It was all about Indiana at the April 10th Art and Antiques/Discovery auction at Dan Ripley’s Antique Helper in Indianapolis, Indiana. From Old Hickory furniture to Muncie Art Pottery, some of the biggest attractions in this sale were crafted by Hoosier hands. A beautiful spring day did nothing to deter enthusiastic bidders on this sunny Sunday; drawing a record in-house crowd, this sale also garnered international attention via eBay live, telephone and absentee bids, all of whom helped boost sales above the day’s projected high estimate.


A dozen lots of vintage Old Hickory furniture drew a group of collectors passionate about this rustic furniture manufactured in Martinsville. All pieces sold well, ending within, and often above estimate. A daybed, 16” high x 75” long x 67” deep, closed above high estimate at $675, but other items fared even better. A set of two porch bouncy chairs on cantilever metal bases sailed past high estimate of $700, selling for $925, and a lounge settee/day bed exceeded the same high estimate, to close at an impressive $1,450.


A large collection of art pottery, including 58 lots of Muncie Pottery, sold consistently well, with several exceeding high estimate. Most notably, a Muncie Art Pottery wall pocket, shape #266, glazed in gloss brown over brown nearly tripled high estimate of $150, selling for $400. A pair of Muncie Art pottery ash trays, shape #213, with matte green drip over rose glaze also exceeded high estimate of $150, selling for an impressive $425; a pair of Ruba Rombic candle holders, designed by Reuben Haley, shape #305, exceeded high estimate of $250, closing at $475, and a Ruba Rombic vase, also designed by Reuben Haley, shape #310 closed at $425. A Ruba Rombic lamp base with a high estimate of $300 more than doubled that amount, closing for $625, but it was a rare candle wall sconce with a tri-color matte green and blue drip over rose glaze that stole the show, exceeding high estimate of $200 and selling for $950.


Garnering national attention and a bevy of telephone and eBay bids from a host of dentists and collectors, a large collection of vintage dental-related items, including supplies, advertising and equipment, was offered as 26 separate lots, all exceeding high estimate. Of special note was a lot of five antique dental glass medicine and tooth powder bottles (est. $50-$100), selling for $500. A lot of 15 early 1900s through 1940s dental product lithographed tins, equipped with an estimate of $100-$200, easily surpassed expectations, closing at a solid $650, to an enthusiastic telephone bidder.


Pottery, Old Hickory and Dental Supplies aside, there were also plenty of treasures to be had for every kind of collector. Among the treasures was an 18th Century edition of “The Adventures of Captain Gulliver in a Voyage to the Islands of Lilliput and Brobdingnag,” by Jonathon Swift, abridged from “The Works of Celebrated Dean Swift” and printed in New York by W. Durrell, signed by the owner in the front, and dated 1793. Despite approximately 50 missing pages and the last 26 pages out of order, this book exceeded high estimate of $200, selling for $350 to a happy East Coast book collector.

A dozen Semi-Antique Oriental estate rugs and runners sold with strong results as well, frequently exceeding high estimate. A 4.5’ x 9.4’ rug with blue field and red border exceeded high estimate of $800, selling for $1,250, while a semi-antique hand made rug runner, approximately 3’ x 14’ sold for $1,050.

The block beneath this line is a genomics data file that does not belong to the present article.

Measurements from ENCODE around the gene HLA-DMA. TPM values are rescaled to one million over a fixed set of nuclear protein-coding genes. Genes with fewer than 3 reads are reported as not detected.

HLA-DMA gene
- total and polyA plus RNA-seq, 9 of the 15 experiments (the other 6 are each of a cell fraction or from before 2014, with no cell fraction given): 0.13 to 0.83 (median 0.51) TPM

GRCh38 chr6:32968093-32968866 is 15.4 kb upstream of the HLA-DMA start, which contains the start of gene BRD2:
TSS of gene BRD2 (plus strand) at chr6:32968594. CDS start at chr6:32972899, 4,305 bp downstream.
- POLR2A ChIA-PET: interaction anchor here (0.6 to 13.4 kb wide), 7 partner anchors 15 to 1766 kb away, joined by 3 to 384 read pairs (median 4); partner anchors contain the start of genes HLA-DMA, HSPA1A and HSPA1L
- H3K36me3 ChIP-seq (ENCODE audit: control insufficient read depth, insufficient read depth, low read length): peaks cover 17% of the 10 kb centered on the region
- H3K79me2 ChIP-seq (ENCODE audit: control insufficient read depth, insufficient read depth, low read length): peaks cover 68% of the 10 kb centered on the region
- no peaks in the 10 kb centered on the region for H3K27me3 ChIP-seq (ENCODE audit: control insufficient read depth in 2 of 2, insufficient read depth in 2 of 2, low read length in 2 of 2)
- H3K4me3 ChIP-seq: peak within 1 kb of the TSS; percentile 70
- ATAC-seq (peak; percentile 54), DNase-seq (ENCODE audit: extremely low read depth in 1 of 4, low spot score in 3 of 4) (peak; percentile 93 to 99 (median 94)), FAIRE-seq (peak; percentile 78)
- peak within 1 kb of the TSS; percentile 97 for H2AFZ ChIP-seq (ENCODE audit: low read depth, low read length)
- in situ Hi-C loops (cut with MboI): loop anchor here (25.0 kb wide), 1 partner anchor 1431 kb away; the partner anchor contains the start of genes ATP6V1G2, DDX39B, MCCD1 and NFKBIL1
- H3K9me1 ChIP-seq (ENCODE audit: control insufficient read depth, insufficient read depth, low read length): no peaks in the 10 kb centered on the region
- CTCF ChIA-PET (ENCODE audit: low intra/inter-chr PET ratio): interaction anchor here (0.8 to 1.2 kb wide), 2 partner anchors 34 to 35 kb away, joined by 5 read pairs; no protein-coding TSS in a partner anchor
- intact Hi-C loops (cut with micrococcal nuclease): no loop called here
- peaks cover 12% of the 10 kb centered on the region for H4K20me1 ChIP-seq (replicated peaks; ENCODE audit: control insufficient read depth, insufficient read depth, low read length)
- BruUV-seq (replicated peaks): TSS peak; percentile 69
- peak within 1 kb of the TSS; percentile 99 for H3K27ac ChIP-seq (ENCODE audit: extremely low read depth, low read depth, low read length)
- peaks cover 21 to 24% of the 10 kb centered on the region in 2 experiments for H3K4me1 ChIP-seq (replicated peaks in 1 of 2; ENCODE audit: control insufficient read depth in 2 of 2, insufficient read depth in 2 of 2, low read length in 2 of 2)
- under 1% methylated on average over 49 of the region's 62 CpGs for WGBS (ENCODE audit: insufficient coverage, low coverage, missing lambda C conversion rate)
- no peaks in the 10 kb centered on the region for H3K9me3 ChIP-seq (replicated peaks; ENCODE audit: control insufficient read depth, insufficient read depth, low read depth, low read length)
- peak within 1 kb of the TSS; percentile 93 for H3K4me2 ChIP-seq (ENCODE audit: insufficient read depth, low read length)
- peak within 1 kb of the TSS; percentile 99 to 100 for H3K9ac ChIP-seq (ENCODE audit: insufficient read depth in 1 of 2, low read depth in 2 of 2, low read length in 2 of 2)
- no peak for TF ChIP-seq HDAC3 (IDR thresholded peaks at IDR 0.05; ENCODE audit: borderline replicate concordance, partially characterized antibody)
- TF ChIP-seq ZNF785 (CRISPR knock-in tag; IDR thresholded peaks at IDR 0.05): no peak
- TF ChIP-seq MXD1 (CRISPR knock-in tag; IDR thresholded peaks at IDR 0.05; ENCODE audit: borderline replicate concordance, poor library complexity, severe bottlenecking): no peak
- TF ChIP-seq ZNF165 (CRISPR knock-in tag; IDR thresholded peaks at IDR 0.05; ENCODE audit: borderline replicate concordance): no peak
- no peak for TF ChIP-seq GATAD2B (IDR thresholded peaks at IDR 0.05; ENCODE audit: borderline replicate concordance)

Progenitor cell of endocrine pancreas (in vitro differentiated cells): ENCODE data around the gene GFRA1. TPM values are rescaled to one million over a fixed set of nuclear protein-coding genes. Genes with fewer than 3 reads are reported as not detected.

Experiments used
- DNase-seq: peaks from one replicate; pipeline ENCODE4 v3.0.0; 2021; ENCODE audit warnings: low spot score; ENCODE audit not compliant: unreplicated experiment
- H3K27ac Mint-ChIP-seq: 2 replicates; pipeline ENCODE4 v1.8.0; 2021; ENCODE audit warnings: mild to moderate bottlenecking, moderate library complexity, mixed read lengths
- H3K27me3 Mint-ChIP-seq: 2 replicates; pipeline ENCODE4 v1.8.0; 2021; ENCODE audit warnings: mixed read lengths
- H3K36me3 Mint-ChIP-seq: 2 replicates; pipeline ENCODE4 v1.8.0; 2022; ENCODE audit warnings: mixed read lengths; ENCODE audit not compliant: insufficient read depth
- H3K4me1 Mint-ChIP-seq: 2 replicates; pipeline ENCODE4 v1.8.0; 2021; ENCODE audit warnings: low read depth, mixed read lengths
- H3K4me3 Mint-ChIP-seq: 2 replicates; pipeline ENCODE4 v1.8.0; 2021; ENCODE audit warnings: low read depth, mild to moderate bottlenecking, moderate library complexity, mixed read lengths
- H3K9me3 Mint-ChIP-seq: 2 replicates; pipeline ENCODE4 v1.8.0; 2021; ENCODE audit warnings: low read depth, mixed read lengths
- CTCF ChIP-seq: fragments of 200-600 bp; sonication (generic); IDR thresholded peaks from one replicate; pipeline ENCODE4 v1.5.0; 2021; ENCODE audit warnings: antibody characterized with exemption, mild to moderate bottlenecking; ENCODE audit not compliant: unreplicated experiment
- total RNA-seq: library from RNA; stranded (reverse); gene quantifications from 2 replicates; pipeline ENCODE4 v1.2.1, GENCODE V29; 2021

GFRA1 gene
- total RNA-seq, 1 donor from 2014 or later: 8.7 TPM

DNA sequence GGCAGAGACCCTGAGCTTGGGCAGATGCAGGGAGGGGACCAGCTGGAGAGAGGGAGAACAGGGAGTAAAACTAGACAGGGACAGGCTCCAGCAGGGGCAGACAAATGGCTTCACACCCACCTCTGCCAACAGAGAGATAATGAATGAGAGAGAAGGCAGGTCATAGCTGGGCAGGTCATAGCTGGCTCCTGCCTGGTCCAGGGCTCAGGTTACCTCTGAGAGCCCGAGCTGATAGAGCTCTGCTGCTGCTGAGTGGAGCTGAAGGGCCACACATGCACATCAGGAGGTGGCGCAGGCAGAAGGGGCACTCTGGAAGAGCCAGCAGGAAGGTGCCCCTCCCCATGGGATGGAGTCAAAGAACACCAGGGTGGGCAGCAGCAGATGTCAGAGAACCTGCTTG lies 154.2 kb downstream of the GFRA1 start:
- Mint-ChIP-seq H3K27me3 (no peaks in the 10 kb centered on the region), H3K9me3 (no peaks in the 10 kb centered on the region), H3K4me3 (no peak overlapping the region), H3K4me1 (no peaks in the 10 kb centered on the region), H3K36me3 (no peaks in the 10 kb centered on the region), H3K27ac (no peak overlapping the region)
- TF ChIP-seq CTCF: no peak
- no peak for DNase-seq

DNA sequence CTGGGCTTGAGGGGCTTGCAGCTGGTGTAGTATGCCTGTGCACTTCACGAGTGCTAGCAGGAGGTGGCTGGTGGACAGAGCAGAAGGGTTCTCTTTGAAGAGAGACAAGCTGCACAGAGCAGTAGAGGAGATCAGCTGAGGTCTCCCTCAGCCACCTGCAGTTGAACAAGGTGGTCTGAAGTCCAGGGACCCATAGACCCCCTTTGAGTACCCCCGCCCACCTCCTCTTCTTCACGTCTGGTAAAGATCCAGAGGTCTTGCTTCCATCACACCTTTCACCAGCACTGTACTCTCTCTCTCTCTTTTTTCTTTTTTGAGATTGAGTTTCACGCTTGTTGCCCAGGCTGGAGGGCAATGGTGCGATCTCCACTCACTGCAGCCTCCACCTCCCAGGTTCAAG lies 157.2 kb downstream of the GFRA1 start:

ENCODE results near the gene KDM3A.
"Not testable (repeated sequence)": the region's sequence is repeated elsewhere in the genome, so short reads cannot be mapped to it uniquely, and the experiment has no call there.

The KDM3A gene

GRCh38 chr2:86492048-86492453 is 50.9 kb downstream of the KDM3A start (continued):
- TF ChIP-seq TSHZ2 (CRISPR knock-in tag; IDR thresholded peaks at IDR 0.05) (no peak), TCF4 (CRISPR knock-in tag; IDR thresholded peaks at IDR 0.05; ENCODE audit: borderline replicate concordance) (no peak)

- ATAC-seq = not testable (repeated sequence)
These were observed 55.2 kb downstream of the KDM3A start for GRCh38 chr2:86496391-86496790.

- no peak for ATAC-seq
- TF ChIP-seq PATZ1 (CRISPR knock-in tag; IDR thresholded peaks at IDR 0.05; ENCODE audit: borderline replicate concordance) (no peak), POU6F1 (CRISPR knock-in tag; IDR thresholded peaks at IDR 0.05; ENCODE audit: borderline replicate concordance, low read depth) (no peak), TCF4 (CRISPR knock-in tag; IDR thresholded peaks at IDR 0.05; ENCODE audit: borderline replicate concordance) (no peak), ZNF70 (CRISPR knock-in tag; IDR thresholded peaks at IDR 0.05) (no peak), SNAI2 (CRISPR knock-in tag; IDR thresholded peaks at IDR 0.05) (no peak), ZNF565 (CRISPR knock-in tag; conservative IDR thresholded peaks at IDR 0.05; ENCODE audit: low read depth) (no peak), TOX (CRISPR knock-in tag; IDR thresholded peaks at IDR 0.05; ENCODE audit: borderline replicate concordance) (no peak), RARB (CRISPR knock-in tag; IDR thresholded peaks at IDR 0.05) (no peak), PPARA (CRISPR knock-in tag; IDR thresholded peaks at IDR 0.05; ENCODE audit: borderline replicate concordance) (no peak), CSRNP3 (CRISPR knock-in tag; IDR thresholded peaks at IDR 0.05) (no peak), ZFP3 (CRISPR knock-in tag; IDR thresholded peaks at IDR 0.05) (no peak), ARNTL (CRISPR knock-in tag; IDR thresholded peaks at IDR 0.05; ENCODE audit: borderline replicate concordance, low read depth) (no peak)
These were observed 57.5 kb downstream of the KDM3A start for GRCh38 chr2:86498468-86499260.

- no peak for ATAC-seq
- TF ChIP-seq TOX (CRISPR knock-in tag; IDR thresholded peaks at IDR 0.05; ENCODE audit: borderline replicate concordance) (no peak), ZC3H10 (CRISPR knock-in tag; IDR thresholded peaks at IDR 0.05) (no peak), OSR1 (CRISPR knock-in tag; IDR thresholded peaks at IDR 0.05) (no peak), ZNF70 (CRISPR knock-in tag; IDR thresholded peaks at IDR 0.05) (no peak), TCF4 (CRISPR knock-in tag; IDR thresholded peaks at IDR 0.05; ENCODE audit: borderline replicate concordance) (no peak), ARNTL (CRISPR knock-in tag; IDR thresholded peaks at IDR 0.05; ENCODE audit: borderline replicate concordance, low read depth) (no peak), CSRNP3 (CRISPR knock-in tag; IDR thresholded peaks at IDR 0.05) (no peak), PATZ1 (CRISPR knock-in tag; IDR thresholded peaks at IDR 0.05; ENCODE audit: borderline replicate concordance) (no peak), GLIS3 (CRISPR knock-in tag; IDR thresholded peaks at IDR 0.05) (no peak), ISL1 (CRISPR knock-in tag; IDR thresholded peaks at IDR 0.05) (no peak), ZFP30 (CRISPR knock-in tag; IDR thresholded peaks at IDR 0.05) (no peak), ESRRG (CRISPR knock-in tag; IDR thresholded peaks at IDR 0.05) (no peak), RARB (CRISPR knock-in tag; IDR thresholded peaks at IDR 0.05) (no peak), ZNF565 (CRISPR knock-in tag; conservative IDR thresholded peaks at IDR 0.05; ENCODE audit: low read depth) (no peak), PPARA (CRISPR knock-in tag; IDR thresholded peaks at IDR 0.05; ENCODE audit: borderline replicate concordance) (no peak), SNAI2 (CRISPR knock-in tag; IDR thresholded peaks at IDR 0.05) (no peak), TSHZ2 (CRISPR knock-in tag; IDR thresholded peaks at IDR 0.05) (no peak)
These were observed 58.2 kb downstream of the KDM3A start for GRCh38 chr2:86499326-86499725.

Art offered in this auction included an oil painting by Miles Jefferson Early (American, 1886-?), “Reflections (Fox River),” dated 1954, selling for $650, and an 1892 canvas by Eduardo Galli (Italian, b. 1854) closed at $1,500, to a New York collector. But, a 16” x 20” oil on canvas by well known Texas landscape painter Rolla Sims Taylor (American, 1872-1970) fared even better: “Texas Bluebells,” closed just above high estimate at $2,200.


Antique Helper was pleased to host the auction debut of yet another previously unknown Indiana artist with the sale of works by Zeno Hodge (b. 1896). Living and dying in Rushville, Indiana, Hodge studied at the Herron School of Art in Indianapolis ca. 1917-1918, under the instruction of Hoosier Group artists William Forsythe and Otto Stark, as well as Indiana artist Clifton Wheeler. Hodge was also a graduate of the Correspondence Institute of America and was married to Mary L. Veatch, a graduate of Valparaiso University and an art teacher in Knightstown, Indiana. Five water color paintings from Hodge’s estate were offered, selling with favorable results. Of special note was “Wedding Portrait,” executed in the manner of Harrison Fisher, selling for $325. Another well-executed painting, a water color portrait of Indiana artist Olive Rush, closed at high estimate of $200. But, according to Dan Ripley, while this sale represented a fine introduction to Hodge’s work, the bulk of his oeuvre will be presented in future auctions.


Non-eBay discovery items kept live auction attendees bidding until sunset. Offerings included Fenton glass, large lots of costume jewelry, Royal Doulton figures, and several lots of antique sterling silverware. There was strong competition for some items, including a lot of 33 pieces of John and Pricilla Westmoreland silver, selling for $190, and a bag of Francis silverware selling for $250. A large quilt with butterflies sold for $120, while a red and white quilt with border sold for $225, and a handful of pottery was offered, including a 1915 Charles Todd Rookwood vase, slightly damaged, but still managing $115.